If we take adult learning, we would like to see a national life-long learning strategy, within which combined authorities could then make a set of decisions. We would like to see them build that confidence, particularly in the recovery and in the case of any regional variance in terms of any second spikes or second waves. They will then need to consider how they use their existing powers flexibly, rather than what we have seen, which is quite a cautious approach in terms of waiting for national Government policy response first. Generally, yes to more devolved powers, but we should fully work out whether we are utilising the existing powers flexibly enough, at a time when we are going to need that regional flexibility.

Brendan Clarke-Smith: You would say further devolution of adult skills and education.

Simon Parkinson: Yes.

Mike Short: I agree with the things that have been said, particularly in terms of youth employment. That is really important. In terms of some of the big tranches of public services, we have seen some areas where health and social care has been devolved, famously in Greater Manchester. In some areas, the mayor is also the police and crime commissioner, whereas in other areas this is not the case. I am not sure there are new areas we would see devolved. We want to see further devolution of those areas and more consistent devolution of those areas, provided you have the right structures in place for democratic control and the resources to deliver them.

Q99            Brendan Clarke-Smith: Would you support further devolution of employment and industrial relations, Mike?

Mike Short: Can you explain a little more what you mean by “devolution of employment and industrial relations”, please?

Brendan Clarke-Smith: In terms of those local authorities having more influence over it than in the current national structure, so paying attention to localised issues.

Mike Short: You are talking about the industrial relations structures rather than the legislation underpinning it.

Brendan Clarke-Smith: Yes.

Mike Short: The first thing to say about that is we already have a lot of local devolution of that in local government. I talked about the national pay bargaining system earlier in the afternoon. Actually, a large amount of local government workers’ terms and conditions are locally determined. We work within that structure.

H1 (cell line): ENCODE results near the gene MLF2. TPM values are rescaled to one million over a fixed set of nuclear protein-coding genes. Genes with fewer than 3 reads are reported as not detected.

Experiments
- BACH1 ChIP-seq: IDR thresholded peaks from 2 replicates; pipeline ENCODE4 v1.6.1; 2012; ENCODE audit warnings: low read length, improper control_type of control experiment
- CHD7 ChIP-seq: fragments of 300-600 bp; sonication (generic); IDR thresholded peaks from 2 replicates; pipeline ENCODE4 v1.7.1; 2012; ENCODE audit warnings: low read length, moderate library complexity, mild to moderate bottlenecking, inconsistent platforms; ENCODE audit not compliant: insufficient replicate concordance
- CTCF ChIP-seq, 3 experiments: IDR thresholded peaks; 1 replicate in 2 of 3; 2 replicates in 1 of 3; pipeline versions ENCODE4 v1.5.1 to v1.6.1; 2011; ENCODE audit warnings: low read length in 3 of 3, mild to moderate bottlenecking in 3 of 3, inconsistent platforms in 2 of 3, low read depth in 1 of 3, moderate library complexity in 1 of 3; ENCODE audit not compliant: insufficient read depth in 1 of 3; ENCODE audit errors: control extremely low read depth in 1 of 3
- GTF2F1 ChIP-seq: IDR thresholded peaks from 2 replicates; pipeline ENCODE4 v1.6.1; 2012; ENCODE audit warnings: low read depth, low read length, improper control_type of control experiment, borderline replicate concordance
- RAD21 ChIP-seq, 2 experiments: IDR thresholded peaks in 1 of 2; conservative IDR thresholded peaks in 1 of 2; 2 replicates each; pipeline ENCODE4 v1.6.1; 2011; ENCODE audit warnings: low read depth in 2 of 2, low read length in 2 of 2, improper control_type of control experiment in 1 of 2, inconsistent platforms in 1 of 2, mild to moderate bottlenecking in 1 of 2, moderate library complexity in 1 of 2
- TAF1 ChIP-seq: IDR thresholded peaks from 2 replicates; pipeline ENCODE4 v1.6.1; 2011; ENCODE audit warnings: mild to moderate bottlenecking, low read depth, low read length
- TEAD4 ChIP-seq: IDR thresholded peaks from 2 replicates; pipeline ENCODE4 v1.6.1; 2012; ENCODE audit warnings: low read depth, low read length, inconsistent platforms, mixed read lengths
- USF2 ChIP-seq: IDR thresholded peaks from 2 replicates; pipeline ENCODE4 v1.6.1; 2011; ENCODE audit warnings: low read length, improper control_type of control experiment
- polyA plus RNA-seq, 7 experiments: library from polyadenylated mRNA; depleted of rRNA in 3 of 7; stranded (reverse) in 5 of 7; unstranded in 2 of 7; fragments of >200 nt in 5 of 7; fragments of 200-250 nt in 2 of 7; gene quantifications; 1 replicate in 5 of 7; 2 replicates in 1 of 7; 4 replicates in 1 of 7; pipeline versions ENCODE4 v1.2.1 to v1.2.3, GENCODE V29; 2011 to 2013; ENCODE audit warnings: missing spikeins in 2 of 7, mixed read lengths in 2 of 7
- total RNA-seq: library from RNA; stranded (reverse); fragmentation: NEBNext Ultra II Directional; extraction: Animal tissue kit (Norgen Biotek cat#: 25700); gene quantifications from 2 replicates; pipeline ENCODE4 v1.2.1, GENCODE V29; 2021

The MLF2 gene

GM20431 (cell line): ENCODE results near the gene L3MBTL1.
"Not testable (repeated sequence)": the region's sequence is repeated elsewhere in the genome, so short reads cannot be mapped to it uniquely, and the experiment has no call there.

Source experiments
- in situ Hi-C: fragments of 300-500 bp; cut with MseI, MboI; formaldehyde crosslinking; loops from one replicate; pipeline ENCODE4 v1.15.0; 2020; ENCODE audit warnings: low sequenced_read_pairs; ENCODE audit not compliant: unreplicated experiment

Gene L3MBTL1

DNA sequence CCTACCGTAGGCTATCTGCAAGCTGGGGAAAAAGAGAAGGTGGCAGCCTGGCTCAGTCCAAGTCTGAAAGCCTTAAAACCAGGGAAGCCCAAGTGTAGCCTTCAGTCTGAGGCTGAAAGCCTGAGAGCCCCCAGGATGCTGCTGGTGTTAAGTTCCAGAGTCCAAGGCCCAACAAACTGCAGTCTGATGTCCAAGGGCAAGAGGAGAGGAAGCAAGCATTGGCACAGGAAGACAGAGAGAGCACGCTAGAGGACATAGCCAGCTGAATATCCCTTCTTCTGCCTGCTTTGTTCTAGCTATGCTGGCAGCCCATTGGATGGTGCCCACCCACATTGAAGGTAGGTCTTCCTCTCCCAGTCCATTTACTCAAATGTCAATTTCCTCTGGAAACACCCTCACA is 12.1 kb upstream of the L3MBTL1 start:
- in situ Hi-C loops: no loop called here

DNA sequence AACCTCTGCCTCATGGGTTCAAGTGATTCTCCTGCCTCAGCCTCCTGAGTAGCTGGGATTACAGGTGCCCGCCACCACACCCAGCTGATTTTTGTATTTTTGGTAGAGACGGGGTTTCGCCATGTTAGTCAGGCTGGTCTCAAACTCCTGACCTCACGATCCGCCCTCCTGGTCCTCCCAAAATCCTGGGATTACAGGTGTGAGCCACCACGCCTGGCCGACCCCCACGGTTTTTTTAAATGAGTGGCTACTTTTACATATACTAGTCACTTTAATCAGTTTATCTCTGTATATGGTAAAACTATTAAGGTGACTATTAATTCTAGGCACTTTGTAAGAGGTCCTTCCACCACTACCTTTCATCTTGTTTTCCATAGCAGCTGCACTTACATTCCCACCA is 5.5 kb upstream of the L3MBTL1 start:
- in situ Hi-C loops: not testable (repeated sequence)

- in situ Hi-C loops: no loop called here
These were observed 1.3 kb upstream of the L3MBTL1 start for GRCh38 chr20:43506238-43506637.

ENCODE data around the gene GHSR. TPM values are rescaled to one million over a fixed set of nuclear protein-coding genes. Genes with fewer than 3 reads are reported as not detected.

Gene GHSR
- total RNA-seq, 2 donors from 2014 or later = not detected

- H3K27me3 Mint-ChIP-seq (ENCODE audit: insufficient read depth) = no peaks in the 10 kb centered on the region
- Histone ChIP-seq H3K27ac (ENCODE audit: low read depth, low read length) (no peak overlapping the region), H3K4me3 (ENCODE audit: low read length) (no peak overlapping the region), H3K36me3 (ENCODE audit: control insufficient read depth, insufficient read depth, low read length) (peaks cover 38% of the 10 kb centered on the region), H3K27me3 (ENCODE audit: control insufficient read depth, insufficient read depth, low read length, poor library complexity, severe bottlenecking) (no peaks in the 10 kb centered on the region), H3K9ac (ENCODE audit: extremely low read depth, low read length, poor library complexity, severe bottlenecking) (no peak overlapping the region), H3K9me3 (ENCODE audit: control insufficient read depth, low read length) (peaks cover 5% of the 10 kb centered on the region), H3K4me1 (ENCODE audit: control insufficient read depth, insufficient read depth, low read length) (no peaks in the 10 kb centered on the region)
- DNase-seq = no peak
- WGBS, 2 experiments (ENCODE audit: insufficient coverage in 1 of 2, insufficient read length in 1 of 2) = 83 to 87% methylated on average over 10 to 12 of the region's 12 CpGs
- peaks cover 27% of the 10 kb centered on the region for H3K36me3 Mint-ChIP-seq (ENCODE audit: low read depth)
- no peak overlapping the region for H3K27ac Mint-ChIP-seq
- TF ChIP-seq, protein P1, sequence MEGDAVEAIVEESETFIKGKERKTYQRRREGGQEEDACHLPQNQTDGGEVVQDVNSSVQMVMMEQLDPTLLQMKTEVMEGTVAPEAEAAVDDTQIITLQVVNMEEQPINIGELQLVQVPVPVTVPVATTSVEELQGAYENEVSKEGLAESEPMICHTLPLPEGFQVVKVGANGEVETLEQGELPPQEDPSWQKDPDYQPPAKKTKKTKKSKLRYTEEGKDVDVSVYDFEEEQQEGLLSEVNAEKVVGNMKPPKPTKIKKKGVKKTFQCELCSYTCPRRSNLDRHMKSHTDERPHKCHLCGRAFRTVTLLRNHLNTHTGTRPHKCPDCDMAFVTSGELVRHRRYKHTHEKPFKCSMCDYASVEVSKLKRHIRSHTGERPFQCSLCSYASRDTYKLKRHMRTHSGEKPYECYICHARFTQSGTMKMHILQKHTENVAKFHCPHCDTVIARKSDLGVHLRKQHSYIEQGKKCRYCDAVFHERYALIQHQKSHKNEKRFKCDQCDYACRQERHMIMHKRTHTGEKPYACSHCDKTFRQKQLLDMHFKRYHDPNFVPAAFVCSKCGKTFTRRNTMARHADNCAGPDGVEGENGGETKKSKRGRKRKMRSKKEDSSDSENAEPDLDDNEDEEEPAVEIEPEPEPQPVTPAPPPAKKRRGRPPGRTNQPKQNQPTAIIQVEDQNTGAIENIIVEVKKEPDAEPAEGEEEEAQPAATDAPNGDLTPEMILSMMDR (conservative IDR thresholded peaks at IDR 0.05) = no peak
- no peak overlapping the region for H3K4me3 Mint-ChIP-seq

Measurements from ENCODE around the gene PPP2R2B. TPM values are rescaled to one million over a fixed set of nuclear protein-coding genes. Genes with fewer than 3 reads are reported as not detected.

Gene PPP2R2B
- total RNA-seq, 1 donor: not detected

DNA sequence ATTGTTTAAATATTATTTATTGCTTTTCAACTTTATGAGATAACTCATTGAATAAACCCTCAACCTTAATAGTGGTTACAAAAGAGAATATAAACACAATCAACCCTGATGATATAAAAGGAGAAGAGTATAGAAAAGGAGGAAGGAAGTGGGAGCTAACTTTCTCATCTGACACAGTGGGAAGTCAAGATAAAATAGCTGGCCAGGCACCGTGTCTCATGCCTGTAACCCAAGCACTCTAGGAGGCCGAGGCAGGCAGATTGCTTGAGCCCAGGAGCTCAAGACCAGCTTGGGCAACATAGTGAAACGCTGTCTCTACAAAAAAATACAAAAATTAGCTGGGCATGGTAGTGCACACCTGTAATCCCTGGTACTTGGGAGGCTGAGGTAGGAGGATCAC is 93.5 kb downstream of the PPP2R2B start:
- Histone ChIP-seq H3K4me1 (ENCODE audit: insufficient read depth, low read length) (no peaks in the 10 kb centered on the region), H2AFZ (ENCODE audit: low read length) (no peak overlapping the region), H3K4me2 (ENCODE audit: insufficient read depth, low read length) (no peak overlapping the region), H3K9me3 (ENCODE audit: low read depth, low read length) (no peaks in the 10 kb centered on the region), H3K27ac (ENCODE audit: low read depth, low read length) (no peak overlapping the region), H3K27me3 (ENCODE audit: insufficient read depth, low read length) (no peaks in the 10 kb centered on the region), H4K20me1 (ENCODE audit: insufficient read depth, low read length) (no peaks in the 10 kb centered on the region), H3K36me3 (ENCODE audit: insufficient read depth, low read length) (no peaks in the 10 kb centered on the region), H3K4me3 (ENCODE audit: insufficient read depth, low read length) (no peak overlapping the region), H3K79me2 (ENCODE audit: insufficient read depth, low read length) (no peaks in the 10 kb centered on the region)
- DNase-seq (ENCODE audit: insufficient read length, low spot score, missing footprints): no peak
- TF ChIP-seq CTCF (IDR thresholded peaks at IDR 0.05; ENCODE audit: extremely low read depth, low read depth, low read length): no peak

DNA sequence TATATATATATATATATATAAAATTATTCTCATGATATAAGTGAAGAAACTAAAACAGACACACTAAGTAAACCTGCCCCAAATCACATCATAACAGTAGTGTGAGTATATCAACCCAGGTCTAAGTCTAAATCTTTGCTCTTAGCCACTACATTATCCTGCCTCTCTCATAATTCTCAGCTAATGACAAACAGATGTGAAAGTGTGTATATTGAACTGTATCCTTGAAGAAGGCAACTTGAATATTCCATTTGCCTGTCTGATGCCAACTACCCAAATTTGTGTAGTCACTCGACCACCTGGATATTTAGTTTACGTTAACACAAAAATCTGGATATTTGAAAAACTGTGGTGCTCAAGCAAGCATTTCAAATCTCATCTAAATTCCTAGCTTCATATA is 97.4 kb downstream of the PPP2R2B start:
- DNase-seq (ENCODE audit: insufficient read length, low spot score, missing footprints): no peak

Do we support further devolution of the pay bargaining? No. We have covered that earlier with regional pay. As I said before, there are certain key principles that need to be in place from a national or central perspective, so that, where there are combined authorities doing things in different ways, they are not doing it as competition in terms of who can do the least well by their staff. It is important to avoid a postcode lottery in employment. Those principles include the way we treat staff.

Q100       Brendan Clarke-Smith: That is interesting, thank you. What lessons from devolution can we draw from the Covid-19 crisis?

Mike Short: A general lesson is that local government, whether it is a council or a combined authority, can deliver. Local authorities know their local communities and they can provide local services and they can do it well. These are just a few examples of where local government has delivered well in Covid-19 and, in many cases, better than the central Government have, to be frank: food distribution networks; volunteering systems; there has been a lot of flexibility shown by staff to move duties to do what is needed for their communities; pavement-widening; low-traffic neighbourhoods; helping people cope with with the lack of public transport; local schools’ partnerships; public health; social care; and the provision of PPE.

Those are all things where local government has delivered. In part, that is combined authorities. In the main, it is “normal” local authorities. They show the way for how local government, in many ways can deliver best for local people. That, arguably, points the way for further devolution. There is an argument for further devolution.

Simon Parkinson: In the earlier panel session, they were talking about changes in behaviours. We have seen many, many examples of local authorities, as Mike says, rather than just combined authorities, almost coming together across party lines and really actively listening to their communities. We have seen the rise of the mutual self-help groups around the nation. We have seen many examples of local authorities enabling those communities to come together and provide some of the solutions with them, in partnership with local authority rather than the local authority feeling it has to deliver every solution along a particular pathway. There are lessons to be learnt about when we really need to come together. The good local authorities are showing they are agile enough to do that.

Jim Hubbard: I would agree with the other two witnesses. Local authorities and mayoral combined authorities have certainly delivered under really challenging circumstances. Going back to an earlier point, the scale of the challenge is too big for central Government to do on its own. There is hopefully growing recognition of that. There have been positive occurrences, such as the M9 group—the nine mayors representing the mayoral combined authoritieshaving been summoned by No. 10. We should see more of that. We had suggested that should happen before coronavirus in relation to big fiscal events, for instance.

There is also no question that regions will be absolutely crucial to the recovery efforts. We already see examples of that across the mayoral combined authorities, with them bringing together partners and stakeholders from a range of different backgrounds, to begin to develop what is needed for their particular regions to build back even stronger than before.

Chair: Thank you to all the witnesses for giving answers to that range of questions in such a timely way. That has really helped the Committee come to the end of its deliberations for today. Thank you all very much for coming and giving evidence to us.